MPs have proposed major amendments to the Health Bill to increase the accountability of commissioning organisations.
In its second report on commissioning, the Commons health committee said consortia should be renamed “NHS commissioning authorities” and adhere to new rules on board membership.
The report said the boards’ members should include representatives from secondary care, nursing, public health and social care, an elected member of a local authority and an independent chair.
In order that GPs retain their “leading role”, the committee said they should be in the majority, which would mean boards of at least 13 members.
Commissioners would be required to have an accountable chief executive and a finance director and would also have to hold public board meetings.
The report said the plans to “significantly strengthen” governance of commissioning bodies would mean it would be possible to lessen the proposed oversight role of the NHS Commissioning Board.
It would also mean health and wellbeing boards “should be dropped”.
Health committee chair and former health secretary Stephen Dorrell said the proposals were “not minor tweaking”.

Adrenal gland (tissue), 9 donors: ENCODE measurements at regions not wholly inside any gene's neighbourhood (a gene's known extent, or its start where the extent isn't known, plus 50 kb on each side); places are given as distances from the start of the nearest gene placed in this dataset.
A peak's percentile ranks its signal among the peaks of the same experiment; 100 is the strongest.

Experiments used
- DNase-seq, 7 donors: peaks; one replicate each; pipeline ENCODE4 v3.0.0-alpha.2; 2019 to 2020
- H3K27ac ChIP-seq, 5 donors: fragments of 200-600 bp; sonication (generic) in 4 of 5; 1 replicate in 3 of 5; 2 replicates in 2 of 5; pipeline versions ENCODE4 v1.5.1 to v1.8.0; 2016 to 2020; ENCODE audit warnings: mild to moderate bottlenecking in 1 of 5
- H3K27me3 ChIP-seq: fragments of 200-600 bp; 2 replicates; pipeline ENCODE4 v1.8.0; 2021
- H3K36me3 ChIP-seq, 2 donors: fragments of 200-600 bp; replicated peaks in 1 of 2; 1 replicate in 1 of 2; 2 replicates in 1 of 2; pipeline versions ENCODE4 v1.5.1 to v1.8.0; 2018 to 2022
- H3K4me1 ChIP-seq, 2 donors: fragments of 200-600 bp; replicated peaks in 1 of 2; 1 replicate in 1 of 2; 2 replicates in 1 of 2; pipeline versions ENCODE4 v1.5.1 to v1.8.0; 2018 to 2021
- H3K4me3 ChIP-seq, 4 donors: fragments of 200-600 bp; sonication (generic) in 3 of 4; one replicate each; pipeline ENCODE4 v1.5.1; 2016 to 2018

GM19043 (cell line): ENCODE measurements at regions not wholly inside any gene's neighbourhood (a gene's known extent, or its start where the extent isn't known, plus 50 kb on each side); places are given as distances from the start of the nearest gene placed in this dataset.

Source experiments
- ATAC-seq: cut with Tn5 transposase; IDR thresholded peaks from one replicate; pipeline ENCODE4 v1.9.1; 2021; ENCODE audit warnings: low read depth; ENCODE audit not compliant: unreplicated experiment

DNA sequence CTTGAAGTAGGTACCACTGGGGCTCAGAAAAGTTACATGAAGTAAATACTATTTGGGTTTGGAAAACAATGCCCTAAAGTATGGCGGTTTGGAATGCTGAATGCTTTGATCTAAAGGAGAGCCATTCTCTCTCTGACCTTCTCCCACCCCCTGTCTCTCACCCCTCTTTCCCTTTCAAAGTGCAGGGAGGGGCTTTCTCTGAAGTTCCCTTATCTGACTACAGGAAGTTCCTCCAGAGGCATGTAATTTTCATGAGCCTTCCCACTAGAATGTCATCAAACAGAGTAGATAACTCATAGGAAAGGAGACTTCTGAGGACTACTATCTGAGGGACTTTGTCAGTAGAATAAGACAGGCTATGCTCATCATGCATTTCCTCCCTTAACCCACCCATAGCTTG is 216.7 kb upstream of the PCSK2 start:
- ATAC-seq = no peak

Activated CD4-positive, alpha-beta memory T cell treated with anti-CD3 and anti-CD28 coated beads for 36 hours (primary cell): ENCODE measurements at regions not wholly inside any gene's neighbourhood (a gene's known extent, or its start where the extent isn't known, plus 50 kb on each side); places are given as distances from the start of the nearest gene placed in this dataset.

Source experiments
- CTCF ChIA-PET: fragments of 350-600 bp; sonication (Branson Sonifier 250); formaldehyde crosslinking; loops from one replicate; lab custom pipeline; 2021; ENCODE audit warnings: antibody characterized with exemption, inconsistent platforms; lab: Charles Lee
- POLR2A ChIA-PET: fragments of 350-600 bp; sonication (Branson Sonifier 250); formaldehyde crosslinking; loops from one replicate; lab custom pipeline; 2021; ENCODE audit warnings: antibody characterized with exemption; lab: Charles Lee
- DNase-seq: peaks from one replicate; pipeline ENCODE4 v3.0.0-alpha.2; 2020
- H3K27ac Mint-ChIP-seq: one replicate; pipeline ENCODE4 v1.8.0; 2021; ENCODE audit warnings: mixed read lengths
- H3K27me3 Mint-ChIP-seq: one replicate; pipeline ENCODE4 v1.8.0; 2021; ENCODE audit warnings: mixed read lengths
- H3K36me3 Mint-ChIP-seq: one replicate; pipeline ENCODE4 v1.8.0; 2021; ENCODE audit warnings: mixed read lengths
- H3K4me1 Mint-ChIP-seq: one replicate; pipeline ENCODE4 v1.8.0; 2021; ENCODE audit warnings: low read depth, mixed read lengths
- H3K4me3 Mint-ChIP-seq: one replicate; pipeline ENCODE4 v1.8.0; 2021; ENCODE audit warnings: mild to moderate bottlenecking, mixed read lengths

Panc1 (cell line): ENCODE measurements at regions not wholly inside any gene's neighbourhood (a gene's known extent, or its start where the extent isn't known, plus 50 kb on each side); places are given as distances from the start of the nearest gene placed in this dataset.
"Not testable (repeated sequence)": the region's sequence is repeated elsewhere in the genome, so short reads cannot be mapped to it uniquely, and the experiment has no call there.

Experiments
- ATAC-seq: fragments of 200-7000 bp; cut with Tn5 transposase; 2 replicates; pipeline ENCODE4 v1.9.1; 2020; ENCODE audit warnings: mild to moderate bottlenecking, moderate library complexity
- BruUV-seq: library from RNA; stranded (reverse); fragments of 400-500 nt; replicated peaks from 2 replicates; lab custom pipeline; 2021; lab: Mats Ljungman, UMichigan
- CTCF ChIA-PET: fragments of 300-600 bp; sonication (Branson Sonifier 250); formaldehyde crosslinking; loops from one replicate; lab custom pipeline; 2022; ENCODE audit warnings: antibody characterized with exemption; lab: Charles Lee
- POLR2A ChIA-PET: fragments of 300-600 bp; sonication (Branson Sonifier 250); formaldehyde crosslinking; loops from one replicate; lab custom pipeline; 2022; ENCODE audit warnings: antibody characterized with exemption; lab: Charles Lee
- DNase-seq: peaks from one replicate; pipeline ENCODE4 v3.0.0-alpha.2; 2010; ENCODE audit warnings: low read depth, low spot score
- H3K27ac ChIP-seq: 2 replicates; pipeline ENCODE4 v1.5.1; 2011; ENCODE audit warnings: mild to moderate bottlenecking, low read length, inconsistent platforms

With a political row leading to suggestions that concessions may be made to the bill, Mr Dorrell said the report contained “practical proposals to strengthen [it] and make it better able to meet the government’s objectives”. He said it was a “key point” that if commissioning bodies were to be responsible for large amounts of public money, they should reflect “standards of good public sector governance”.
He added the makeup of boards could be prescribed in primary or secondary legislation.
Mr Dorrell welcomed indications to the committee coming from the Department of Health that the authorisation process will have the principle of “earned autonomy” rather than “assumed liberty”.